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How Do VA ARMs Work? And Should I Get One?
Eight Minute Read
Written by Ed Andrews III on July 29th, 2020
After the mortgage meltdown between 2007 and 2010 nearly every consumer in America believes that ARM loans (or Adjustable Rate Mortgages) are these horrible predatory products that banks originated at the expense of consumers.

Well I’m here to tell you that ARM loans are awesome when used in the right setting. Stay tuned and I’m going to tell you everything you need to know to determine whether or not an ARM loan is right for you.

Why We're Afraid of ARMs?

“I’m getting a fixed rate…..right?”

I can’t tell you how many times I’ve been asked that question. Over 95% of the time the answer is yes, but it’s generally being asked by people who don’t know if a fixed rate is the best option for them. They just believe ARMs are horrible loans that will ultimately lead to their home-owning demise.

The stigma around ARM loans comes from the fact that the interest rate can change. Everyone has heard the horror stories of someone whose interest rate continued to rise (thus increasing their payment) until the point where they could no longer afford the home. The end result was often they lost the home to foreclosure, or had to do a short-sale to get out of the loan.

Typically folks who experienced this also had their credit ranking destroyed. Thereby making it impossible to buy another home, and difficult to find a place to rent.

It's no wonder people are afraid of ARM loans.

But did you ever ask yourself why they got the ARM loan to begin with? Now granted some unscrupulous mortgage brokers put people into these loans with educating them on how they work, and there’s an extra small cubicle in hell for those lenders. But for people who have responsibly used ARM loans they get them for one reason……THE INTRO RATE BABY!!

Intro Rates, Adjustments, and Caps

Let’s talk about ARM intro rates, fixed periods, adjustments, and caps specifically for VA loans.

Traditional ARMs can adjust after the first year, but the VA allows veterans to obtain “Hybrid ARMs”. These are ARM loans that start with fixed rate periods of three, five, seven, or ten years. These fixed rate periods are always at the very beginning of the loan. This means that in the early years of the loan the rate cannot change.

The rate at the beginning of an ARM loan during the fixed period is commonly referred to as the intro rate. What’s attractive about ARMs is that this intro rate is often lower than what the veteran could get on a fixed rate loan. Since the rate is lower, their payment is lower.

After the fixed period ends the rate on the loan can adjust once a year. When you see a mortgage loan referred to as a 5/1 Hybrid ARM, that means it’s fixed for five years and can adjust once a year after that. The first number is always the length of the fixed period, and the second number is the frequency of the rate adjustments.

ARM loans have what are called rate caps, and VA is very particular about what the caps must be for a VA home loan. For any loan with a fixed period of less than five years the VA mandated caps are 1/1/5.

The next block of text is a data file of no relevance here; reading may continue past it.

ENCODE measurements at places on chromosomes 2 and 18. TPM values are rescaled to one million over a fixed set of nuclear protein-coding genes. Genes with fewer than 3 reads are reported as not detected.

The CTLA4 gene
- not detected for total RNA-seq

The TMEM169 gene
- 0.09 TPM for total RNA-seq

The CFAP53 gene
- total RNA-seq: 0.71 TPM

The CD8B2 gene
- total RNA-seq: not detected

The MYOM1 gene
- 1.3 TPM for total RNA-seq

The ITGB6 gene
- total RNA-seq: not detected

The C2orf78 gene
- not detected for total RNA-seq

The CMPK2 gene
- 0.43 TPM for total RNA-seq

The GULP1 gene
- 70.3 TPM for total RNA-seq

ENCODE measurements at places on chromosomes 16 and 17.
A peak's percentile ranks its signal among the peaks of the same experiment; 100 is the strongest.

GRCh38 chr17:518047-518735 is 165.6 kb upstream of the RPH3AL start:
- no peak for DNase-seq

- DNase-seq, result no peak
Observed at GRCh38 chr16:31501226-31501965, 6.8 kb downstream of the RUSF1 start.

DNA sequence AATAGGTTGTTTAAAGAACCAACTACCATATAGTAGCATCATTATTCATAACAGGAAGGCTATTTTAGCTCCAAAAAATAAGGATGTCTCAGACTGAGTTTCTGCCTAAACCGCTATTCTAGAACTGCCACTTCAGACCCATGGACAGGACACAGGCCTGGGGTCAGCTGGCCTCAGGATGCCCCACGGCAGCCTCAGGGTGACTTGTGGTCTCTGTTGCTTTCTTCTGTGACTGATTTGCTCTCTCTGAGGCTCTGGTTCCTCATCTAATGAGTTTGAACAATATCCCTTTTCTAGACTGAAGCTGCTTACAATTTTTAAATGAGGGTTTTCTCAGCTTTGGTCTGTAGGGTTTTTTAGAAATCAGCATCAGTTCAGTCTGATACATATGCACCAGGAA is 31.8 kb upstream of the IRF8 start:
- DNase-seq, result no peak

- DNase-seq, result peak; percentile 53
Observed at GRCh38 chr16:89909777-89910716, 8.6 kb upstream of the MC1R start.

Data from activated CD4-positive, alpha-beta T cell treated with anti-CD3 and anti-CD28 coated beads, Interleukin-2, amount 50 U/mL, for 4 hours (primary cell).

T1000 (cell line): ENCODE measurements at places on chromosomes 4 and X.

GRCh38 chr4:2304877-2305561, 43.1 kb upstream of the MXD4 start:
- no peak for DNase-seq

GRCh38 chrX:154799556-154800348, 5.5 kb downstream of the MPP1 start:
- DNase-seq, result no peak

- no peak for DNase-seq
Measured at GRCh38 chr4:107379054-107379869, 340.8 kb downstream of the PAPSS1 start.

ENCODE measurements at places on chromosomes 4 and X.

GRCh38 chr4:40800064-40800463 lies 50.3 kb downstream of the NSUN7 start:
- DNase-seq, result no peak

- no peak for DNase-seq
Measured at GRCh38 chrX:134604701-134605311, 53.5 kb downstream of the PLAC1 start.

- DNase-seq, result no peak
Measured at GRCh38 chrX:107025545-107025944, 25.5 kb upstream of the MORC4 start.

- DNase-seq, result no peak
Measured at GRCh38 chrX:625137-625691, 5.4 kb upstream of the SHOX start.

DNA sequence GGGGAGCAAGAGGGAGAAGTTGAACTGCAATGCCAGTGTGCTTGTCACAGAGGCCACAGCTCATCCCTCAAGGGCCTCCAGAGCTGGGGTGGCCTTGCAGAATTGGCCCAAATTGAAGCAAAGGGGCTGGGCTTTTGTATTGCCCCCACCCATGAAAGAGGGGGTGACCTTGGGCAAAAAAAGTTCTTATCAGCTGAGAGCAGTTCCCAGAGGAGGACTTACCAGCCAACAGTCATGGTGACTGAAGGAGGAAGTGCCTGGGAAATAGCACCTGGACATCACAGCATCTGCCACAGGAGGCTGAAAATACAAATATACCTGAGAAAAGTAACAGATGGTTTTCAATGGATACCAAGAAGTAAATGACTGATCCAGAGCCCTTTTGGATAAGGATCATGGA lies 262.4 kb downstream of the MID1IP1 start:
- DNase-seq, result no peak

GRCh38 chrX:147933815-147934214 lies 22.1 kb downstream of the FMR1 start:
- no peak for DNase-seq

Let’s break these numbers down.

• The first number symbolizes how much the first adjustment can be. In this case that amount is 1%.

• The second number symbolizes how much all subsequent adjustments can be. For loans with fixed periods less than five years that is also 1%.

• The last number designates the most the rate can increase above the intro rate at any point during the life of the loan. This is called the lifetime rate cap. For loans with fixed periods less than five years that amount is 5%.

For VA ARMs with fixed periods of five years or greater the caps are 2/2/6.

What Makes the Rate Go Up (or Down)

So you might be asking what determines if my interest rate goes up. Well it’s completely based on what market rates are doing. When you get a fixed rate part of the risk for the lender (or investor that will eventually buy the loan) is they are agreeing to allow you tie up their money for the duration of the loan at a set rate of interest.

Think about it…if I let you borrow money today at 4% interest for 30 years and ten years from now market rates are 8%, I’ll be losing a considerable amount of profit on the money I have tied up in your loan.

This is why lenders give you a break on the initial interest rate when you get an ARM loan. It reassures them that in the future if market rates increase they’ll be able to adjust your rate accordingly and enhance their profits.

So the determining factor for your interest rate will be the index and the margin. The index is what your loan tracks. We don’t need to get too deep into the weeds, but just know that VA ARM rates are based on the one, three, or five year treasury securities (also known as the T-Bill).

In addition to the yield for the T-Bill, lenders will also charge a margin. A margin is what they add to the T-Bill yield to determine what your rate will be, it is also the source of their profits. Your margin will never change, but the index will move everyday.

Once a year, after your fixed period ends the lender will look at the margin. Then they'll adjust your rate accordingly, and recalculate your payment based on the amount of time you have left on the loan and the amount that you owe.

It’s really that simple. Your rate will go up and down as the index goes up and down. However, the caps are in place to ensure that if there’s spikes in the market your rate and payment adjusts at a milder pace than what may be happening in the market place.

To ARM or Not to ARM....That is the Question